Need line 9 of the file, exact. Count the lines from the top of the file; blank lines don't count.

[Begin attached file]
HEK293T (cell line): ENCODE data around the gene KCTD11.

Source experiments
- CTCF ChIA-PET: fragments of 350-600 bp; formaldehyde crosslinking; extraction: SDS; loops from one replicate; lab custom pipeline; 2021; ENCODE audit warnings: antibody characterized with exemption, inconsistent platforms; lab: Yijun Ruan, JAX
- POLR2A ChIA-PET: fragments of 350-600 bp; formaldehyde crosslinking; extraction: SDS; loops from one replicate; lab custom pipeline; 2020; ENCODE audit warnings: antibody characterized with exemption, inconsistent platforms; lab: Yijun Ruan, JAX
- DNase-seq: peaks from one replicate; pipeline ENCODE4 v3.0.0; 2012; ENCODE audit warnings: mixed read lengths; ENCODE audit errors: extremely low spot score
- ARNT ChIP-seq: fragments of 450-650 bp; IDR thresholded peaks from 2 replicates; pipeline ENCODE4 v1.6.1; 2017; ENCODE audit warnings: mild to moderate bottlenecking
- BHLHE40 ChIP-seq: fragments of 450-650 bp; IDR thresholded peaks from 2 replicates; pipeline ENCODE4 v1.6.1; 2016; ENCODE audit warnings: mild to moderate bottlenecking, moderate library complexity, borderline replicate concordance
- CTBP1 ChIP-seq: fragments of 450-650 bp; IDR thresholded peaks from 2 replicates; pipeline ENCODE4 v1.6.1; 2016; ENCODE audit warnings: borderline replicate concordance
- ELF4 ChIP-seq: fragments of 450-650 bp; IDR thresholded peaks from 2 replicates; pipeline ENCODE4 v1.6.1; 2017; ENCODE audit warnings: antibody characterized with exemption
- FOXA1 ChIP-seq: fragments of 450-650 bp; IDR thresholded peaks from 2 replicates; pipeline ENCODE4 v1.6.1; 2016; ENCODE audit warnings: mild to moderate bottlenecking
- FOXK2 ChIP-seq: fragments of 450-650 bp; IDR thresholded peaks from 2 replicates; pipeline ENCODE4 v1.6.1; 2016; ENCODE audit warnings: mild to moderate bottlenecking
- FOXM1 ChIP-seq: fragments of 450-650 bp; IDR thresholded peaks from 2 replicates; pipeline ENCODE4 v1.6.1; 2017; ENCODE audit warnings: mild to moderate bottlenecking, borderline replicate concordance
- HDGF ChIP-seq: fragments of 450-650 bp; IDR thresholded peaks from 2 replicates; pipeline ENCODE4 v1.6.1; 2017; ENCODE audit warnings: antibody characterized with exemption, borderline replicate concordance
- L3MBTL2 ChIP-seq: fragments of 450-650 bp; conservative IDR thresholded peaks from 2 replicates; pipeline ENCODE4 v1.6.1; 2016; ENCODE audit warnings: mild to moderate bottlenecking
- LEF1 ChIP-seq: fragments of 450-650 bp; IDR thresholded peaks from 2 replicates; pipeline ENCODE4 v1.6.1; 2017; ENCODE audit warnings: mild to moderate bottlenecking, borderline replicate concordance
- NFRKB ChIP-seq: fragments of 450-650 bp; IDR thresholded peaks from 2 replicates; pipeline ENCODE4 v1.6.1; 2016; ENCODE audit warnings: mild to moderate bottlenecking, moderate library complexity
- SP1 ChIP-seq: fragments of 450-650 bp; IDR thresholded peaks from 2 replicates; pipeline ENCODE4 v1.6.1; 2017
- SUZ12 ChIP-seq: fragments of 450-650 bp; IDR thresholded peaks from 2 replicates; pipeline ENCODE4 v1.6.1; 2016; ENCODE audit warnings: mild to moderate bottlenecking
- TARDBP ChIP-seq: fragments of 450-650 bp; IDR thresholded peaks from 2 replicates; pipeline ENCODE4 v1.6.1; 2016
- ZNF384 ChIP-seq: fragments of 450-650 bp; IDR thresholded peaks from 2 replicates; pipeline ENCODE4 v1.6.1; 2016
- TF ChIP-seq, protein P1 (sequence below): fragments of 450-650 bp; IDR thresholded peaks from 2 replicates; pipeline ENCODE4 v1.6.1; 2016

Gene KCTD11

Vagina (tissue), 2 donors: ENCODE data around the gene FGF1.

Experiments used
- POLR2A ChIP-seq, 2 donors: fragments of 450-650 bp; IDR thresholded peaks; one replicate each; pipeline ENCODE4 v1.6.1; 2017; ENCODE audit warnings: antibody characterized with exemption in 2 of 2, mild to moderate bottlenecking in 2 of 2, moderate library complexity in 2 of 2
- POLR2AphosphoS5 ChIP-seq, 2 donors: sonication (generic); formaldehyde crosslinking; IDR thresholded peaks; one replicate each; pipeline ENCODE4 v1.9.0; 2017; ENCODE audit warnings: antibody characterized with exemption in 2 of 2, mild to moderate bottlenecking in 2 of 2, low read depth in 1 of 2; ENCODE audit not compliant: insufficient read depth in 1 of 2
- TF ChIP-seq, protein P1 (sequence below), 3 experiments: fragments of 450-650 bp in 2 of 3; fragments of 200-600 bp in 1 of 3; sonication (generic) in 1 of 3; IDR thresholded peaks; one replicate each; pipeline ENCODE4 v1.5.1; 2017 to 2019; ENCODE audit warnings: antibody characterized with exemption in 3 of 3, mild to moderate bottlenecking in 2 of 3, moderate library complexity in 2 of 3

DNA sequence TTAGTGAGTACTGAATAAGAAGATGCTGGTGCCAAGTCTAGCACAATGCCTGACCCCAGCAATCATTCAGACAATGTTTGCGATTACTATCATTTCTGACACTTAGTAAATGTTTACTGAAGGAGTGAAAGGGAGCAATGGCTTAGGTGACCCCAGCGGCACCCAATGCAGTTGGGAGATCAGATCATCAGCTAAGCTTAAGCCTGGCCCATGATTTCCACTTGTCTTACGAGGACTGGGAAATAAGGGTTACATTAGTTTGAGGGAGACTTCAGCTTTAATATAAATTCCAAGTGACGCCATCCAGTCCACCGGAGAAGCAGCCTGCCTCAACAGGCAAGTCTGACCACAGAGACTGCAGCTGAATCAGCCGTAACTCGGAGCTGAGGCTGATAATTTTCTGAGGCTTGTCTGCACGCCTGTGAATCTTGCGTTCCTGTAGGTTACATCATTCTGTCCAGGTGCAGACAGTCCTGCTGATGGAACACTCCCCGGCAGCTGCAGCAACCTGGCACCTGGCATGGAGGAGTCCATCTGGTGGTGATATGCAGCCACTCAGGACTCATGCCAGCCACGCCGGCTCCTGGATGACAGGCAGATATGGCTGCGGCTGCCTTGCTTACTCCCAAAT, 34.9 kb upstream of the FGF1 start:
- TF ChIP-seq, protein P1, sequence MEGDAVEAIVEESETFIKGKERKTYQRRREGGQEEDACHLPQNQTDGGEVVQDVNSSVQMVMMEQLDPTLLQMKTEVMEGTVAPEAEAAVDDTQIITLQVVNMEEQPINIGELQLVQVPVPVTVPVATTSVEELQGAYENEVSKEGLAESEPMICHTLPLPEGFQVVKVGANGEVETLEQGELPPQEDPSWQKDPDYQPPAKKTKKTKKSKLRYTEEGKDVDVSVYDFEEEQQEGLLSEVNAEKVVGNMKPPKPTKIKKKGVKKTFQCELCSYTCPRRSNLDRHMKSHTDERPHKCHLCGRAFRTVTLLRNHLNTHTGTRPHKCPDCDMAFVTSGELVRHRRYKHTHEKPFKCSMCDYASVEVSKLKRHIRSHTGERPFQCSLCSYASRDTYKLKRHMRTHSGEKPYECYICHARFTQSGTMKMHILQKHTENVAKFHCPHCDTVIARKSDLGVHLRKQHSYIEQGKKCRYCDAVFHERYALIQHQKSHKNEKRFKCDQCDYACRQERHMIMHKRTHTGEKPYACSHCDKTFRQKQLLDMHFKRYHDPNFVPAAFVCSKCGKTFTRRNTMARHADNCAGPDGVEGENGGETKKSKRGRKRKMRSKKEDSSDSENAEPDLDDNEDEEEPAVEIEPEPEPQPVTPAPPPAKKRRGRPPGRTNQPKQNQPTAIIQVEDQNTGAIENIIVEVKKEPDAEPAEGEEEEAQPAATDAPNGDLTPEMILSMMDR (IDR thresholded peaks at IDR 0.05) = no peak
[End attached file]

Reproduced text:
- ELF4 ChIP-seq: fragments of 450-650 bp; IDR thresholded peaks from 2 replicates; pipeline ENCODE4 v1.6.1; 2017; ENCODE audit warnings: antibody characterized with exemption